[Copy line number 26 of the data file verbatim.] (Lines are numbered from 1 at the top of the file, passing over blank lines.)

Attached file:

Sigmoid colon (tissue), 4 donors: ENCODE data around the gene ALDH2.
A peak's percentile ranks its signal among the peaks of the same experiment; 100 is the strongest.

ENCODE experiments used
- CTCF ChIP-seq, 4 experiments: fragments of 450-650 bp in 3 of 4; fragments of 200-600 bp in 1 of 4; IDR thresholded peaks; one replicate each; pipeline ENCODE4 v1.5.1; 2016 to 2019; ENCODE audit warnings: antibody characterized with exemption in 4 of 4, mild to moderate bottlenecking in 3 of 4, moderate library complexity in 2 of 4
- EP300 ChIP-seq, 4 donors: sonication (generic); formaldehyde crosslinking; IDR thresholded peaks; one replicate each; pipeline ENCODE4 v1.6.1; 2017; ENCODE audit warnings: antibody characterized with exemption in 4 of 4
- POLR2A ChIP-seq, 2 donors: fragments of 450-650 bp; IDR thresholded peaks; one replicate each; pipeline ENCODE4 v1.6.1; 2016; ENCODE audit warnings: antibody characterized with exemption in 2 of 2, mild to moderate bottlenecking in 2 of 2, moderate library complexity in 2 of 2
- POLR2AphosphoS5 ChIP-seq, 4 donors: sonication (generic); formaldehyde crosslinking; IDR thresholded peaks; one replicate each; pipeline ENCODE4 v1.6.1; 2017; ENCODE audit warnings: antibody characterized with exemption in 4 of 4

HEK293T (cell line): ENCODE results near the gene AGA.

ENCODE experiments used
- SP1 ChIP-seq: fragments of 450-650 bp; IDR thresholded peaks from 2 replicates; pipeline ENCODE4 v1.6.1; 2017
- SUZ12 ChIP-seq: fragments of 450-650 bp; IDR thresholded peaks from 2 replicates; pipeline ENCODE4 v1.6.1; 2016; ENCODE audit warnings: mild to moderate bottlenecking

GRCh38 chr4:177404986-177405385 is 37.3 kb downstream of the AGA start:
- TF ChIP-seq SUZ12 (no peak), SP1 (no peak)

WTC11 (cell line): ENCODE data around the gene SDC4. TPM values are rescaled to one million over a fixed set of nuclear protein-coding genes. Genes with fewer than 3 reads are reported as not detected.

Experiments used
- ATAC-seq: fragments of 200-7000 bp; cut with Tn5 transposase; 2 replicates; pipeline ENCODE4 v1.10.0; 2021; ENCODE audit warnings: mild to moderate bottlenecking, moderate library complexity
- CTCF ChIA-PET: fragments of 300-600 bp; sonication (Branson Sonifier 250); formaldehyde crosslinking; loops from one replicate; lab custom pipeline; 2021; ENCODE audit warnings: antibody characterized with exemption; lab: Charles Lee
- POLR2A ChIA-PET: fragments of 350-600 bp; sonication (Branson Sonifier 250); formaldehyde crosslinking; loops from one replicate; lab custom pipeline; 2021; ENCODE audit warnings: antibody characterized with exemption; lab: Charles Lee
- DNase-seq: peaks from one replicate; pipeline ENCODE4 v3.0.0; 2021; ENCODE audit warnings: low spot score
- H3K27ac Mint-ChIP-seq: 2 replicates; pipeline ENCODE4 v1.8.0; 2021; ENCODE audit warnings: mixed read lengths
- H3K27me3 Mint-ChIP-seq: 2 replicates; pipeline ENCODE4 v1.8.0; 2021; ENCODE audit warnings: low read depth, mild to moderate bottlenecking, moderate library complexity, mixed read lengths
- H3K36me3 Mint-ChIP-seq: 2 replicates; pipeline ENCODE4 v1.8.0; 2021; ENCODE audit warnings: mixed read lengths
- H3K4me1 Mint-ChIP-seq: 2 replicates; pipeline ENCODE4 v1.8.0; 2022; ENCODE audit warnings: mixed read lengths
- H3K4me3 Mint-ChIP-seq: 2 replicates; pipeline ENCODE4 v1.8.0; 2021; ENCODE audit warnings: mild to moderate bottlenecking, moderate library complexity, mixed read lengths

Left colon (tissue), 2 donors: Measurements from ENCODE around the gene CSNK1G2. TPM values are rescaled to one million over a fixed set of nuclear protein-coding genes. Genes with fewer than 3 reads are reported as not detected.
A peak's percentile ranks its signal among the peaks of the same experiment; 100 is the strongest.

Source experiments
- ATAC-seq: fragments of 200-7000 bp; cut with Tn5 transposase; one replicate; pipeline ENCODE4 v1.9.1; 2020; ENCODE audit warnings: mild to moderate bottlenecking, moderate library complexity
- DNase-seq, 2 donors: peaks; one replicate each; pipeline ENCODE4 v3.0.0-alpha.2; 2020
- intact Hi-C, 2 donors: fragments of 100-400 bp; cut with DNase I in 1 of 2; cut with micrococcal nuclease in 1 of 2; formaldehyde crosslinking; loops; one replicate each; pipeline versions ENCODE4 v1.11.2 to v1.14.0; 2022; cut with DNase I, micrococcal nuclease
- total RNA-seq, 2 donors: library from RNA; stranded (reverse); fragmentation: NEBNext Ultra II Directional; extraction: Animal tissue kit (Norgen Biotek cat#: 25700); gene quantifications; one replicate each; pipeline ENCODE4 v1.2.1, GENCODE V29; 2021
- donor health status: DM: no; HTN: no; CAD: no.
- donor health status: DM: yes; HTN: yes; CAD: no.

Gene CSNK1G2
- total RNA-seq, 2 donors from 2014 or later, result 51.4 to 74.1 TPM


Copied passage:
A peak's percentile ranks its signal among the peaks of the same experiment; 100 is the strongest.